Israel Steps Up Indian Agriculture with Outstanding Results

In Innovation by Sarah Pritzker

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While not the catchiest title for reeling in participants, a seminar entitled “Israel Innovation Model to Implement Commercial Sustainable Farms for Cooperatives and Agriprenuers in India” was assembled recently to discuss and usher in a new era for India. Behind this involved topic that brought both the NCUI and the Trade & Economic Mission Embassy of Nepal is a growing partnership between India and Israel. Despite initial skepticism, this small Middle Eastern country is bringing India into a new frontier for agriculture, and best of all, they’re seeing resoundingly positive results.

The IIAP in Action

The IIAP (the Indo-Israel Agricultural Project) is working to bring the latest technologies over to India. The goal is to further the education and development of Indian farmers to facilitate better crop production and distribution. The project has thus far developed 28 stand-alone centers for agricultural development in cities across India including the country’s capital Punjab, along with others such as Uttar Pradesh, Maharashtra, Bihar, Tamil Nadu, and the currently volatile Haryana.

The initiative is presently underway, and according to National Cooperative Union of India (NCUI) president Chandra Pal Singh Yadav, there are already 260 million individuals involved. Already the project has yielded positive results. Farmers have recorded better production levels and even an increase in financial returns.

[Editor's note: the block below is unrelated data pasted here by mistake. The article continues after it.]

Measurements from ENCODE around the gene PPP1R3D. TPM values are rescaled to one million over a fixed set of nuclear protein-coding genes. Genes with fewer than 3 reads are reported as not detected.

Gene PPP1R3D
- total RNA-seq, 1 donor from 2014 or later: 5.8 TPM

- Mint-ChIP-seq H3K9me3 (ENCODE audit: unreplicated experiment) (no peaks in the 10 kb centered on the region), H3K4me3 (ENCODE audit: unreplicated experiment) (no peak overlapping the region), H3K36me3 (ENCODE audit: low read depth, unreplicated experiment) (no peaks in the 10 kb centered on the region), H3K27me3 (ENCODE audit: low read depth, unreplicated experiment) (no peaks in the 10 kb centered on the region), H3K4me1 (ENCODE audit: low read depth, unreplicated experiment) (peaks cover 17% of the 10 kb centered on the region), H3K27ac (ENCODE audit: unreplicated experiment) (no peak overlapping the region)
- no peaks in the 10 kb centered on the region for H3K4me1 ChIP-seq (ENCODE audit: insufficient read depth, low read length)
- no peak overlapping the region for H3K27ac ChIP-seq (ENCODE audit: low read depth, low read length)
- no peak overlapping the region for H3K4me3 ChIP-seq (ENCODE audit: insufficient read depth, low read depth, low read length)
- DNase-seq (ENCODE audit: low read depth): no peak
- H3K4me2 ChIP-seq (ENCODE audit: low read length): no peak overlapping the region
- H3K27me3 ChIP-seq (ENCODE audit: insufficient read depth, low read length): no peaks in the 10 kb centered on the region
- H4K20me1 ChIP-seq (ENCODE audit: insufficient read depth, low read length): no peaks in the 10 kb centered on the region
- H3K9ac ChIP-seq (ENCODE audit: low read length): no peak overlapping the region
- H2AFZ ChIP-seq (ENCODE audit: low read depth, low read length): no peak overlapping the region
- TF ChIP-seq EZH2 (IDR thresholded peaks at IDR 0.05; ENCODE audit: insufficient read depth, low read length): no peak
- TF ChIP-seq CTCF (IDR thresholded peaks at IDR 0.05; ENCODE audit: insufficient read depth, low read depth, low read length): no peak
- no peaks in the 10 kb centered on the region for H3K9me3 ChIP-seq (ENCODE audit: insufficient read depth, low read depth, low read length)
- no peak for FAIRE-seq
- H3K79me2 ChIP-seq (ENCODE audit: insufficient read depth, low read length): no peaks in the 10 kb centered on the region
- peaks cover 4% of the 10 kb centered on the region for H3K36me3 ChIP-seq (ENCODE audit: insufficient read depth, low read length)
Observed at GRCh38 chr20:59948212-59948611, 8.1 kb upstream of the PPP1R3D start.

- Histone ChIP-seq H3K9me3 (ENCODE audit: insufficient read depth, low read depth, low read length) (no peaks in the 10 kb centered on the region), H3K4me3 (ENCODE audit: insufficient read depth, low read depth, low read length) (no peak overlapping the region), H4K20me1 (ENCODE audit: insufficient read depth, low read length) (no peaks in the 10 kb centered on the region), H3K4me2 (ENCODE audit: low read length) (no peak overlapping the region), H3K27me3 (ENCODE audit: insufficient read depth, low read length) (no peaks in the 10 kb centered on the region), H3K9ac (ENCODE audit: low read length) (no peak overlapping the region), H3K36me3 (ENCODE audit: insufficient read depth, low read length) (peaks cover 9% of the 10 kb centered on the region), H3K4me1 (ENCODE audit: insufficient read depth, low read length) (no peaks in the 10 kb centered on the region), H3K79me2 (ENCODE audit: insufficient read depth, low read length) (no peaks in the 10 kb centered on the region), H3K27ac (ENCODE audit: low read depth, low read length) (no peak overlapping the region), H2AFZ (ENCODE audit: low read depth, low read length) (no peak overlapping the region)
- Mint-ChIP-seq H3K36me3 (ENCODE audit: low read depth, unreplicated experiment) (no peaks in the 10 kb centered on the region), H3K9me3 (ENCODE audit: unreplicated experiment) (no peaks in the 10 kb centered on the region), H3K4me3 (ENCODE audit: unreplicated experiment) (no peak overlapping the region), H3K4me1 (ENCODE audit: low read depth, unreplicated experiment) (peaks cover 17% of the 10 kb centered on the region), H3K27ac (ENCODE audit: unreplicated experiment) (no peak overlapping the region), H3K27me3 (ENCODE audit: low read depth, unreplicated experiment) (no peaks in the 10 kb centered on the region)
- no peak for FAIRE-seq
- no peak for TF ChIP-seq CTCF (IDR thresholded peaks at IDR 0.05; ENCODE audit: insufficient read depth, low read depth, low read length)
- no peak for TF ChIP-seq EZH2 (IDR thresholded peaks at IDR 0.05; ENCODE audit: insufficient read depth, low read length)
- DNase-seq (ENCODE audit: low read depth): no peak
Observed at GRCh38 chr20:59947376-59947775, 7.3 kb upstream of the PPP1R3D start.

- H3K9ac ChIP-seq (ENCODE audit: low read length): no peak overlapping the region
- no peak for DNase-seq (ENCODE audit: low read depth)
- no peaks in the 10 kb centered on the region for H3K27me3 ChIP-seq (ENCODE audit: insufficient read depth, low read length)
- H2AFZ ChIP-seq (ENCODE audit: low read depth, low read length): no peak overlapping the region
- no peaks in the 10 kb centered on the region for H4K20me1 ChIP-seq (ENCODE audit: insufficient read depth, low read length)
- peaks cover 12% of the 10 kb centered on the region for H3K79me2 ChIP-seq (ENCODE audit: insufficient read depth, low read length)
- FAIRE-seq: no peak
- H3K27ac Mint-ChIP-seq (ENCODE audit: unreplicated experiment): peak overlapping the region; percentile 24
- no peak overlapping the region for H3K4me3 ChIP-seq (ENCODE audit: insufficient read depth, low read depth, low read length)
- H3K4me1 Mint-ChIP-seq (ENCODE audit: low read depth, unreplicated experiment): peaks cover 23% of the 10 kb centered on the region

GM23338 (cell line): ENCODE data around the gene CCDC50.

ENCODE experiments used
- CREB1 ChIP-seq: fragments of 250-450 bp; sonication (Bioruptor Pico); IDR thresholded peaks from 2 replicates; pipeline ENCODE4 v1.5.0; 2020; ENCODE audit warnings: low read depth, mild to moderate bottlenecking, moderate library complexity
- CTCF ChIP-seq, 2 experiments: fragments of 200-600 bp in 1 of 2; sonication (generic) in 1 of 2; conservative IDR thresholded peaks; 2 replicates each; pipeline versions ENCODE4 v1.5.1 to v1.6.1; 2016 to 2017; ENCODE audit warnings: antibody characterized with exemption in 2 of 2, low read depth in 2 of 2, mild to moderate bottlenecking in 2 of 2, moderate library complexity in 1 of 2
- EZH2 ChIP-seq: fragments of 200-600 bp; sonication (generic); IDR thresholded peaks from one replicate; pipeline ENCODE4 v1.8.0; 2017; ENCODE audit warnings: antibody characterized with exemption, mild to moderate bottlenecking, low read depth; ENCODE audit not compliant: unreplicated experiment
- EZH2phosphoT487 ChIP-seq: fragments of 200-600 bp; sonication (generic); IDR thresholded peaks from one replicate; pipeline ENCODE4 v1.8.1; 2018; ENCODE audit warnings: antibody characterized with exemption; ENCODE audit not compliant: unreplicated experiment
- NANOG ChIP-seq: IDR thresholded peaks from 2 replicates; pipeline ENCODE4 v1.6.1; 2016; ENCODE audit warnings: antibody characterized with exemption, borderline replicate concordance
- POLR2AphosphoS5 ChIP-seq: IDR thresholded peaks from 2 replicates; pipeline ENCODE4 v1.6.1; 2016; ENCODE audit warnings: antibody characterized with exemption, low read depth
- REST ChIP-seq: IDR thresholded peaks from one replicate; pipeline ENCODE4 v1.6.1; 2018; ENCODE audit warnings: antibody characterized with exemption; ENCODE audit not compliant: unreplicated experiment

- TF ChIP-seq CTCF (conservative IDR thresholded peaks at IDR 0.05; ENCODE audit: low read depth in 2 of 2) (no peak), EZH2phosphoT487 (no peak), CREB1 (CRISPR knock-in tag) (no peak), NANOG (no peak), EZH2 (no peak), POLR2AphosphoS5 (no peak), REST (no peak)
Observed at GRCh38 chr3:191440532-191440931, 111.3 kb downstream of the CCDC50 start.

Understanding a Need for Advancement

India is not without agricultural technologies of their own of course, but the breadth and depth of these machines are limited, and there is room for expansion, according to the ICAR. And that is where Israel steps in. Israel is known throughout the world for their innovative technologies, having transformed a desert wasteland into a veritable Garden of Eden that produces 95% of its own food requirements. In a land that is not intrinsically suited for agriculture, Israel has managed to nourish an industry that now accounts for 3.6% of all its exports and 2.5% of the total GDP.

India recognizes these advanced technologies, and forward-thinking members of the government are anxious to see innovations work their magic in India as well. In the Indian Cooperative, Dr A.K.Singh, MD, a representative from the National Horticulture board commented on the new endeavor saying, “We have to teach, inform and educate Indian farmers about how to apply various technologies as developed by Israel in the field of agriculture in their production.”

Reap The Gains

Indian specialists aren’t the only ones with positive sentiments for the IIAP. Dan Alluf, Agriculture attache for the Embassy of Israel, was optimistic about the project as well as the future of Indo-Israel relationships bringing forth exciting advancements in the field of agriculture.

“Our team of experts is visiting India regularly to train the farmers with modern techniques. Seminars and cluster meetings are also held to discuss new innovations,” remarked Alluf in regards to the continuity of the education, training, implementation, and development of these and new technologies into the standard farmer’s market. There is a bright future for both Indian agriculture and a prosperous multinational relationship on the horizon.


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